Sometimes one of the biggest inhibitors of cooking fun is being bound to a recipe. A series of tasks, a list of ingredients, exact measurements. For me, at least, this takes a lot of the fun out of cooking. This tomato base is one of my favorite things to throw together without a recipe. It's not fancy, there is no removing of tomato skins or parboiling anything; rather, it's a quick way to make a simple pasta sauce, veggie soup, or tomato-based curry.
First a note on cooking in Uganda. My kitchen is equipped with a mini fridge and a double gas-top burner. I am trying hard not to care that our dishes are not very photogenic, but I may have to break down and get a prettier cutting board. But one thing I'm learning is that you do not truly need a garlic press or a lemon zestor or a rice steamer, you can usually get by with just a good knife. We did get a new stove though, and I'm over the moon. Both burners work, and neither have knobs held on by E-6000 glue. There are no occasional burst of giant flame. Also, it doesn't blacken the bottom of every pan, so I haven't been finding ash on the counter top or in weird places on my arms. There must be some standards here. This is my new friend:
On to the recipe.
Start by dicing up a couple of onions. The more the merrier. Put them in a skillet with a little oil (I prefer olive), and cook them on medium heat until they start to turn brown.
In the mean time, mince up 1-3 garlic cloves, depending on your feelings toward garlic.
You'll also want to start chopping up tomatoes. Remove the tops where the stem attached, then roughly chop them into smaller pieces. A lot of tomatoes is generally a good idea.
Add the garlic and the tomatoes to the cooking onions, and keep stirring them occasionally until you don't really see the tomatoes anymore.
Eventually, things will look about like this.
There are a lot of options at this point, as you can add almost any other kind of vegetable to any of these three items.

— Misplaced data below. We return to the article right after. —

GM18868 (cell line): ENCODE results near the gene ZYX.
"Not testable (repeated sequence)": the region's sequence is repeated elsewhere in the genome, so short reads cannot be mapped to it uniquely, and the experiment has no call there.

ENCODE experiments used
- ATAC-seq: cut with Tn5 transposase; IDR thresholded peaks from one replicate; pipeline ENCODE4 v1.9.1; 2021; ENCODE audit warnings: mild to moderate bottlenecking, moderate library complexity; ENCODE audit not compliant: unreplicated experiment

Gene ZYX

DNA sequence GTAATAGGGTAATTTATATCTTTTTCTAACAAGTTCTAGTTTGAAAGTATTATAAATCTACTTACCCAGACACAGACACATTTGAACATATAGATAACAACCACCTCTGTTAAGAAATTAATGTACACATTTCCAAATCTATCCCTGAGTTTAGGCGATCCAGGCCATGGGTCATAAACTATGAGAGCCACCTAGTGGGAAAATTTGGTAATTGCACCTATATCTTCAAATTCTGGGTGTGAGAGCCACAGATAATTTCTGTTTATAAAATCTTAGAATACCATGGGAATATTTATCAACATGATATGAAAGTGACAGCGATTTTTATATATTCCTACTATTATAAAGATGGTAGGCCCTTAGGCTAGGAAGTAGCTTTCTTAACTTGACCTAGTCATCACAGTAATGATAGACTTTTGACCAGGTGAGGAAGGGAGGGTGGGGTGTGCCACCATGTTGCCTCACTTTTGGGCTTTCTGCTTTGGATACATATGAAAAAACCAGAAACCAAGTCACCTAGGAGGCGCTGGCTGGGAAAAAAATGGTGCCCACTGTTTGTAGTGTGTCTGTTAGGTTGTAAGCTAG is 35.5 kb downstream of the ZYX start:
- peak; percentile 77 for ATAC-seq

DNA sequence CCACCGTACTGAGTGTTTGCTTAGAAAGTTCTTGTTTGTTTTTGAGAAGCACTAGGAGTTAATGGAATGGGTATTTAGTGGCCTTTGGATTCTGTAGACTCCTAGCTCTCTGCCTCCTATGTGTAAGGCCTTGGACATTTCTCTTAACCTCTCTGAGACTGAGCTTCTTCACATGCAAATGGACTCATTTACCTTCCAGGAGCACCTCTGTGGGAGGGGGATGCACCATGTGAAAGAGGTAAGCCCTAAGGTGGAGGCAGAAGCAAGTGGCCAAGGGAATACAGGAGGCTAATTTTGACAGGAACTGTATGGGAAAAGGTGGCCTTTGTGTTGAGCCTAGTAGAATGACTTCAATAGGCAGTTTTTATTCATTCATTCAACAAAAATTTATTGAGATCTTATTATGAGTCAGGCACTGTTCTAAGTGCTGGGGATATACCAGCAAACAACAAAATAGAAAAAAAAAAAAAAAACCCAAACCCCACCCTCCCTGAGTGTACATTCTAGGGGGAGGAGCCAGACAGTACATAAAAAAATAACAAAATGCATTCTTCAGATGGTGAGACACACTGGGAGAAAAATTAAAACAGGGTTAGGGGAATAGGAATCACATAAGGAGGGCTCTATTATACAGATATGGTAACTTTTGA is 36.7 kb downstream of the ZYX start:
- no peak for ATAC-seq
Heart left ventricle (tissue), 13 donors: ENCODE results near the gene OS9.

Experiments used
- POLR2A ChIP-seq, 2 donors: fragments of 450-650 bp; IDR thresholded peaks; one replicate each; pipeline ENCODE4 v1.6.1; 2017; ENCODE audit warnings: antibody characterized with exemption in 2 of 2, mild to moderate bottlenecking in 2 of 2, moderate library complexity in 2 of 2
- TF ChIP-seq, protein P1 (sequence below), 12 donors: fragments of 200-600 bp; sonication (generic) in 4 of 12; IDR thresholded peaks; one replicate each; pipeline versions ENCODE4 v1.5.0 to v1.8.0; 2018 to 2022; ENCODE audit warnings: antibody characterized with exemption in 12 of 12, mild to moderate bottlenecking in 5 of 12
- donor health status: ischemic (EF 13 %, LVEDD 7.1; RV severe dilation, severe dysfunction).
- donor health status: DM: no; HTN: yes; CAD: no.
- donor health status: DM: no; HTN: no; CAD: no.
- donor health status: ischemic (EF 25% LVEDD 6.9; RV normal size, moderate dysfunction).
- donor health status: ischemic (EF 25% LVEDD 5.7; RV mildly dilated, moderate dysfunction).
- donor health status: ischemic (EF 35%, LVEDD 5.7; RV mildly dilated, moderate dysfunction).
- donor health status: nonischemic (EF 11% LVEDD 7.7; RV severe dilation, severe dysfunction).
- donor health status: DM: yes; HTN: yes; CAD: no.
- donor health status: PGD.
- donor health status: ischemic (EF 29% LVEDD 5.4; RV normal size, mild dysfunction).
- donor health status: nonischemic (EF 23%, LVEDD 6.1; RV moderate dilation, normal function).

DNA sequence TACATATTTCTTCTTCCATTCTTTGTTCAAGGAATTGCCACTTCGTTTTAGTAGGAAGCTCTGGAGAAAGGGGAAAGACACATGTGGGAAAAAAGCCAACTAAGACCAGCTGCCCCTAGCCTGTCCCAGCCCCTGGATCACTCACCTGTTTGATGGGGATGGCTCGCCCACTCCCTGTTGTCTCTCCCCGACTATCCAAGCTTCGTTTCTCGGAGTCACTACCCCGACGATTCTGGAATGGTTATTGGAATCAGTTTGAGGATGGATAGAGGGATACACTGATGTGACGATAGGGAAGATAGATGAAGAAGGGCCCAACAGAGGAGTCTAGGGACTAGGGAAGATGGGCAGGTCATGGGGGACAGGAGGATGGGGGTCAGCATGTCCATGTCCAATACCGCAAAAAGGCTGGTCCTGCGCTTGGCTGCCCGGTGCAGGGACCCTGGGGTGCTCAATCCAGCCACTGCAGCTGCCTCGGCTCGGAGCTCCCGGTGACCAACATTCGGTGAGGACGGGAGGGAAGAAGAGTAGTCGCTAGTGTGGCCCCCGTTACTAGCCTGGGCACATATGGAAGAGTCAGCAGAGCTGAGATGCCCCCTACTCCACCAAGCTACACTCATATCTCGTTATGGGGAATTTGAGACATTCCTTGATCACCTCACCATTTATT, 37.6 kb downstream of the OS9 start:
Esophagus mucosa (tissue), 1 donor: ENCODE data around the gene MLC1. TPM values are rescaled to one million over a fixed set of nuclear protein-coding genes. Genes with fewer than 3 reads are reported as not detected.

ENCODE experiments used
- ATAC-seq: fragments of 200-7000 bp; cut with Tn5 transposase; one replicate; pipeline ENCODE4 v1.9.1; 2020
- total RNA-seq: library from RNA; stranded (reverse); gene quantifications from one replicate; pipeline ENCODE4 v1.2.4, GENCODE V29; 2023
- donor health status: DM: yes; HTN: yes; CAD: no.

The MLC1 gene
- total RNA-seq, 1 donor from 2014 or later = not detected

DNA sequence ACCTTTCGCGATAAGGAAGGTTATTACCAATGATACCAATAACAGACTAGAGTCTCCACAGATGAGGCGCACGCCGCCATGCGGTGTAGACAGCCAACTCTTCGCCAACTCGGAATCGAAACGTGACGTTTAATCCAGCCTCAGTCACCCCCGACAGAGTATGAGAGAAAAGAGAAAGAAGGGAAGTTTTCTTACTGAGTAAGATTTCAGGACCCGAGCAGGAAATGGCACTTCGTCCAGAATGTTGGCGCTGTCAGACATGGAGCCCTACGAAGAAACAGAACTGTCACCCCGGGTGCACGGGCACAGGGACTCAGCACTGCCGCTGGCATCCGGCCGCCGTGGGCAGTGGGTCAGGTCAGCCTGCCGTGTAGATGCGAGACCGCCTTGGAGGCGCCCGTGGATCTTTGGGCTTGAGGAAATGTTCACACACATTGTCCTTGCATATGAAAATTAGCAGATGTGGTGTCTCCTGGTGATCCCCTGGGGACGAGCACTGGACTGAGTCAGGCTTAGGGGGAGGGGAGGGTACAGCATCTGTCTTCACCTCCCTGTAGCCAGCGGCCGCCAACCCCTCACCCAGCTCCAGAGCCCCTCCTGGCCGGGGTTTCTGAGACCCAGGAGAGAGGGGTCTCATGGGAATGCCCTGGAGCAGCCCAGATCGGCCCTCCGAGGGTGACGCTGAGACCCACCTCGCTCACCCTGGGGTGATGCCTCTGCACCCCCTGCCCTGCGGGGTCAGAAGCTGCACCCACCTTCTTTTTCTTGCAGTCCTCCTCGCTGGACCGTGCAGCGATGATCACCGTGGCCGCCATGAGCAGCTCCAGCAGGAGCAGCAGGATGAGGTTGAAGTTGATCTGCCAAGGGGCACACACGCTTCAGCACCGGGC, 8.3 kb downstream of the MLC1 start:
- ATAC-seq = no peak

I happened to have potatoes, green peppers, and eggplant on hand.
Chop these into small pieces. One thing to keep in mind while you're chopping is that heavier, denser vegetables (like carrots and potatoes) take longer to cook. You can either add those to your pot first, or you can chop them into much smaller pieces.
This is just a side-note, but look at this beautiful potato. Unfortunately the color disappeared after cooking. I think the potatoes here are a mix of several varieties, so you never quite know what you're going to get.
Now you can start adding vegetables
to the base. For a pasta sauce, you might have to add a little water. If you want to get really fancy, you can take some or all of the tomato mixture out of the pan and puree it in a blender. Some good vegetables to experiment with in a pasta sauce are bell peppers, eggplant, broccoli, and zucchini. You can season it with salt, pepper, and things like basil, oregano, thyme, and parsley. Just add little pinches and keep tasting.
For the curry, you can use different types of dried legumes such as lentils, yellow split peas, or chickpeas. It's a good idea to soak these overnight and cook them first in a pot of water. Drain and mix into the sauce.Try mixing in coconut milk for a creamier curry. Cauliflower, chiles, shredded spinach, potatoes, peas, carrots, eggplant, and zucchini are also good options, and a lot of these can be mixed and matched. Season with salt and pre-mixed curry powder to keep things simple, or experiment with ginger, turmeric, cumin, cumin seed, corriander, cilantro, and other spices. Serve with rice or naan.
As for the soup, add water or vegetable broth to the pot. If you blend the soup and add salt, pepper, and basil, it makes a great homemade tomato soup. You can add a little milk or cream if you'd prefer a creamier soup.
For a traditional vegetable soup, try things like salt, pepper, oregano, potatoes, carrots, corn, peas, green beans, bell peppers, eggplant, and zucchini.
For a southwest spin, add salt, pepper, cilantro, ground cumin, corn or hominy, black beans, chiles, and big chunks of tomato. Serve with hot sauce, sour cream (or plain yogurt with a little lime juice), cheese, tortilla chips, and diced avocado as toppings.